This competition also includes a competitive preference priority for serving students in rural local educational agencies, since these areas may be underserved in terms of access to out-of-school time career pathways programs that lead to a recognized postsecondary credential, such as an industry-recognized certification or a certification of completion of an apprenticeship in an in-demand industry sector or occupation.

Priorities: This notice contains one absolute priority and two competitive preference priorities. We are establishing the absolute priority for the FY 2020 grant competition and any subsequent year in which we make awards from the list of unfunded applications from this competition, in accordance with section 437(d)(1) of the General Education Provisions Act (GEPA) (20 U.S.C. 1232(d)(1)). In accordance with 34 CFR 75.105(b)(2)(ii), competitive preference priority 1 is from the Department's notice of Final Supplemental Priorities and Definitions for Discretionary Grant Programs (Supplemental Priorities) published in the Federal Register on March 2, 2018 (83 FR 9096), and competitive preference priority 2 is from the Department's Administrative Priorities for Discretionary Grant Programs published in the Federal Register on March 9, 2020 (85 FR 13640).

Absolute Priority: This priority is an absolute priority. Under 34 CFR 75.105(c)(3) we consider only applications that meet this priority.

This priority is:

Out-of-School Time Career Pathway Program

To receive a grant under this competition, an SEA must—

a. Provide evidence (e.g., a memorandum of understanding (MOU) or other written agreement) of a partnership—with the SEA serving as the lead applicant and fiscal agent—that includes at least one employer in an in-demand industry sector or occupation, and one existing 21st CCLC subgrantee;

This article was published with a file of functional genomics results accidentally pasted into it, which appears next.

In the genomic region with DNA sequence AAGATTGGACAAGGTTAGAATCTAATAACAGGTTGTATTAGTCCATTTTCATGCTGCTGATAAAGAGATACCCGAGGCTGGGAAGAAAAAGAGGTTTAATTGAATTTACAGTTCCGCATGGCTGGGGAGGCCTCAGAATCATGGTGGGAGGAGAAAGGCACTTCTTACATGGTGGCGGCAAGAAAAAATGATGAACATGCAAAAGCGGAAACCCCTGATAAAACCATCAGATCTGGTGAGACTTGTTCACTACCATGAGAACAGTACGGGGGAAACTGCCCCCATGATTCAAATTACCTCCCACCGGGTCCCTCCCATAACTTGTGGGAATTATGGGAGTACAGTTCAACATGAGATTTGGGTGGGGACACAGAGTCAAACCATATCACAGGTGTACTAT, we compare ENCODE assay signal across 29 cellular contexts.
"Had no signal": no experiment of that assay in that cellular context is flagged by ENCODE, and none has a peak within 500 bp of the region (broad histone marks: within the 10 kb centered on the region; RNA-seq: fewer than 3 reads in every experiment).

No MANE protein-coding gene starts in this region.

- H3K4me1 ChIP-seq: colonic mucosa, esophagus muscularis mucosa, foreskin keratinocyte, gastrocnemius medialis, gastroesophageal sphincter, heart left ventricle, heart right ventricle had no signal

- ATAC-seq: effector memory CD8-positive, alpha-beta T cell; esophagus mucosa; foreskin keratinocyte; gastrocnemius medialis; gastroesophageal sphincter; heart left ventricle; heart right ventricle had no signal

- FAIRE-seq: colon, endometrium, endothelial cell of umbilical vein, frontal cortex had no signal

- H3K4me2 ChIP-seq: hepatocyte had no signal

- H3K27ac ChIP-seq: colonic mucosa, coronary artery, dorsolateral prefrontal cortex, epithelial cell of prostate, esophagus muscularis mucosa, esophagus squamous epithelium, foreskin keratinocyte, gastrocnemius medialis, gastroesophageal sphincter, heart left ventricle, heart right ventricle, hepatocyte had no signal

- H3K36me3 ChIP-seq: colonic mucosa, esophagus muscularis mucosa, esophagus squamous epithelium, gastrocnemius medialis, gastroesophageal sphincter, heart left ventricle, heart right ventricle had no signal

b. Provide evidence that the partnership will build or expand options for students to participate in a career pathway program outside regular school hours or as part of an expanded learning program that leads to a recognized postsecondary credential, such as an industry-recognized certification or a certificate of completion of an apprenticeship, in an in-demand industry sector or occupation; and

c. Assure that it will give priority (e.g., award bonus points) to eligible entities that propose to build or expand career pathway programs, including programs that lead to recognized postsecondary credentials, in each of its competitions under which it awards new subgrants of 21st CCLC funds during the project period of the grant awarded under this competition.

Competitive Preference Priorities: For FY 2020 and any subsequent year in which we make awards from the list of unfunded applications from this competition, these priorities are competitive preference priorities. Under 34 CFR 75.105(c)(2)(i) we award up to an additional five points for Competitive Preference Priority 1 to an application, depending on how well the application meets the competitive preference priority, and an additional ten points for applicants that meet Competitive Preference Priority 2. An applicant must clearly indicate in the abstract section of its application which competitive preference priority or priorities it addresses, including any relevant evidence (e.g., the relevant National Center for Education Statistics (NCES) school district identification number and corresponding locale code for Competitive Preference Priority 2).

These priorities are:

Competitive Preference Priority 1: Promoting Science, Technology, Engineering, or Math (STEM) Education, With a Particular Focus on Computer Science (Up to 5 points)